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What's Your Excuse?

Shielding yourself from blame can both help and hurt you.

Making excuses may be poor form—whether we're summoning a half-baked reason for going 45 in a 30-mph zone or blaming the subway for our lateness, again—but we use them anyway, at least occasionally, to deflect some of the blame for our missteps. Is it really worthwhile to rationalize our actions? When is it better to take full responsibility?

In some situations, research suggests, excuses work perfectly well. An analysis by Gettysburg College psychologist Christopher P. Barlett indicates that if you've done something to annoy someone, a thoughtful excuse—like "I'm sorry, I've been feeling really irritable today"—can stave off retaliatory feelings. Another study finds that in dealing with complaints, businesses can make a problem feel less serious to customers by deploying an excuse.

Frequent excuse making, however, comes with risks. A new study suggests that self-handicapping—behavior that precedes a performance and is intended to explain away any potential poor results ("I didn't get around to studying math until last night")—is associated with lower motivation and achievement in students. And if professionals too often attempt to talk their way out of taking responsibility, colleagues may lose faith in them. A study by researchers at Iowa State University shows that when an employee tries to hedge against judgment for a performance by pointing to handicapping factors (like slim resources or tight deadlines), the justifications lose credibility after just the second time.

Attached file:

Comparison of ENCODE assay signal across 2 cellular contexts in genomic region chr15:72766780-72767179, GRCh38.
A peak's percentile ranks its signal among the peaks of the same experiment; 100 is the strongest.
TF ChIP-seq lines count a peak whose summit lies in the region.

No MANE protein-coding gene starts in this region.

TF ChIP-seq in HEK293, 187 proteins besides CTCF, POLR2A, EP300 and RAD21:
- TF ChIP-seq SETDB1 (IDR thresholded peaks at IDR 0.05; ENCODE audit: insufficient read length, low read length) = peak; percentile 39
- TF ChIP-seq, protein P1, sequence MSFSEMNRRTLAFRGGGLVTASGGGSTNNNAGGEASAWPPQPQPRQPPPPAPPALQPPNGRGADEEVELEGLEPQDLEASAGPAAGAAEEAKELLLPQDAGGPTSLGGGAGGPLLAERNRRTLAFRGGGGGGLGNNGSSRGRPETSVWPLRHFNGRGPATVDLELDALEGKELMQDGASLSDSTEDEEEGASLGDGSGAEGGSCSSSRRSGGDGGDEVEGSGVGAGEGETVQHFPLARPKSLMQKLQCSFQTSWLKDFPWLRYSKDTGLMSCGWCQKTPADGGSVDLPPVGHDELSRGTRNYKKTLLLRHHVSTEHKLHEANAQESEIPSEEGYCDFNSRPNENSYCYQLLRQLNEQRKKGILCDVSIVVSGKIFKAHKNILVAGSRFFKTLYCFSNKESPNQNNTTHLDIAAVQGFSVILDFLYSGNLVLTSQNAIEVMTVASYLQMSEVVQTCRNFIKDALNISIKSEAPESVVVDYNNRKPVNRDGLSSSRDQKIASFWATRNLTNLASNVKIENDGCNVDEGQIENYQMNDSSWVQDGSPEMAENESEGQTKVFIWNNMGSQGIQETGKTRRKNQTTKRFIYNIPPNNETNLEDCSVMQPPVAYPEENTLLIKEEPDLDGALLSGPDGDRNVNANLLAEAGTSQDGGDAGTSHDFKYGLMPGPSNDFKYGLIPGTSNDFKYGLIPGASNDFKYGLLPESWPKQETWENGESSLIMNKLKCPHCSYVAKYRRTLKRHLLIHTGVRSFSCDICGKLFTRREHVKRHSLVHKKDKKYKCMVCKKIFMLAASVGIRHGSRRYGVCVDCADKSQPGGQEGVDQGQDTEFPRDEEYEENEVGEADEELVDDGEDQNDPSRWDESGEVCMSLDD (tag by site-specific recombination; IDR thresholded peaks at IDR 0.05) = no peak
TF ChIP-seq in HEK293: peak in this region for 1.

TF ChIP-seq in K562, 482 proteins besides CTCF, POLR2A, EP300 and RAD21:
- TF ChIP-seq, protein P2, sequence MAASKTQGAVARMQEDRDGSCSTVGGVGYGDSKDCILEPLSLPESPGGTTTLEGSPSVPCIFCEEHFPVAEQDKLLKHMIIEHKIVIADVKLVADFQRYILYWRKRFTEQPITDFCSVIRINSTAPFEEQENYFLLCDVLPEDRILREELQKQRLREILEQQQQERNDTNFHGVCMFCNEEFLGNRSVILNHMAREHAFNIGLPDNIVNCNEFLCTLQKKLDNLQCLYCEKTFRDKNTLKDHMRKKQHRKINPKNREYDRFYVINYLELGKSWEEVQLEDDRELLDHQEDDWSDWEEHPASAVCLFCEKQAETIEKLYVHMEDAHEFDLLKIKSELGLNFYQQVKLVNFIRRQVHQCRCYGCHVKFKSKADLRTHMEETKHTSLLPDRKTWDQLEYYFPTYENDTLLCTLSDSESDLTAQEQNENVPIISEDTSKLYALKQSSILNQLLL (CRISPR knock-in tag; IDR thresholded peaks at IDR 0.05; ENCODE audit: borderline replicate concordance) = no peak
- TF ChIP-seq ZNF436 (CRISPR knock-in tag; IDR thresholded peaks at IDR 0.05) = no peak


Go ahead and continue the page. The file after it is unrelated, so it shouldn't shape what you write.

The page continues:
The most effective excuses accomplish one of two things: They either gracefully express one's responsibility and offer reassurance that the mishap won't happen again, or they explain that the situation was out of one's hands. They also show empathy for the resulting trouble and mirror the mood of the listener.

It's also best to be honest. Using an excuse that seems insincere or manipulative may create more backlash than saying nothing at all.

An Excuse in Four Steps: The ERROR Method

Empathy: "I hate that you [burden placed on person] because of me."

Responsibility: "I should have thought things out better,..."

Reason: "... but I got caught up in [reason for behavior]."

Offer Reassurance: "Next time I'll [preventative action]."